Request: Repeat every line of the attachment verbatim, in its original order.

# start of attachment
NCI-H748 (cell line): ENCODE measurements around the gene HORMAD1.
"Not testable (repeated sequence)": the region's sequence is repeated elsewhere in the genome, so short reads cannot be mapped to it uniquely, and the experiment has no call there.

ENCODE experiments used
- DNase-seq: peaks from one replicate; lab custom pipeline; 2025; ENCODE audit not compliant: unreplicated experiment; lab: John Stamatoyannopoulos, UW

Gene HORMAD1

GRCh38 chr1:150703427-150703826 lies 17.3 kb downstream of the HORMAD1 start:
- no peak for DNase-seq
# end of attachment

NCI-H748 (cell line): ENCODE measurements around the gene HORMAD1.
"Not testable (repeated sequence)": the region's sequence is repeated elsewhere in the genome, so short reads cannot be mapped to it uniquely, and the experiment has no call there.

ENCODE experiments used
- DNase-seq: peaks from one replicate; lab custom pipeline; 2025; ENCODE audit not compliant: unreplicated experiment; lab: John Stamatoyannopoulos, UW

Gene HORMAD1

GRCh38 chr1:150703427-150703826 lies 17.3 kb downstream of the HORMAD1 start:
- no peak for DNase-seq